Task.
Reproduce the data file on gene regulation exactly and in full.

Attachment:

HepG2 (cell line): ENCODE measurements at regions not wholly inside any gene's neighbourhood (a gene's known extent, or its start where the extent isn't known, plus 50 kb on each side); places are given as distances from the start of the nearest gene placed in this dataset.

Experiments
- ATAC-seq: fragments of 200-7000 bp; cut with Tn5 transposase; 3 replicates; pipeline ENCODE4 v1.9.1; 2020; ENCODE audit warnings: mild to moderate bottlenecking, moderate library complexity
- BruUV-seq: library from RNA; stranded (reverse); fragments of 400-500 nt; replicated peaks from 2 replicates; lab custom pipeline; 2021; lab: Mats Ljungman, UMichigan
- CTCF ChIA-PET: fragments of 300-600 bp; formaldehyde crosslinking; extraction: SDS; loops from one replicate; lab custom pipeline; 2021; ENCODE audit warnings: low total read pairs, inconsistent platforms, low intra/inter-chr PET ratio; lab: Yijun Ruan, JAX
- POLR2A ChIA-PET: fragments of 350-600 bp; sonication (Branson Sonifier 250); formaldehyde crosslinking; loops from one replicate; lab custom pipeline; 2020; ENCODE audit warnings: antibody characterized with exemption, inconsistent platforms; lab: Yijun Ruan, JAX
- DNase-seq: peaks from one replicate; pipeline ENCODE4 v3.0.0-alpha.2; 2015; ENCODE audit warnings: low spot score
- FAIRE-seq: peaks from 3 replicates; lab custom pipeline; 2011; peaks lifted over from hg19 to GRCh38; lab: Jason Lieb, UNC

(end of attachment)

HepG2 (cell line): ENCODE measurements at regions not wholly inside any gene's neighbourhood (a gene's known extent, or its start where the extent isn't known, plus 50 kb on each side); places are given as distances from the start of the nearest gene placed in this dataset.

Experiments
- ATAC-seq: fragments of 200-7000 bp; cut with Tn5 transposase; 3 replicates; pipeline ENCODE4 v1.9.1; 2020; ENCODE audit warnings: mild to moderate bottlenecking, moderate library complexity
- BruUV-seq: library from RNA; stranded (reverse); fragments of 400-500 nt; replicated peaks from 2 replicates; lab custom pipeline; 2021; lab: Mats Ljungman, UMichigan
- CTCF ChIA-PET: fragments of 300-600 bp; formaldehyde crosslinking; extraction: SDS; loops from one replicate; lab custom pipeline; 2021; ENCODE audit warnings: low total read pairs, inconsistent platforms, low intra/inter-chr PET ratio; lab: Yijun Ruan, JAX
- POLR2A ChIA-PET: fragments of 350-600 bp; sonication (Branson Sonifier 250); formaldehyde crosslinking; loops from one replicate; lab custom pipeline; 2020; ENCODE audit warnings: antibody characterized with exemption, inconsistent platforms; lab: Yijun Ruan, JAX
- DNase-seq: peaks from one replicate; pipeline ENCODE4 v3.0.0-alpha.2; 2015; ENCODE audit warnings: low spot score
- FAIRE-seq: peaks from 3 replicates; lab custom pipeline; 2011; peaks lifted over from hg19 to GRCh38; lab: Jason Lieb, UNC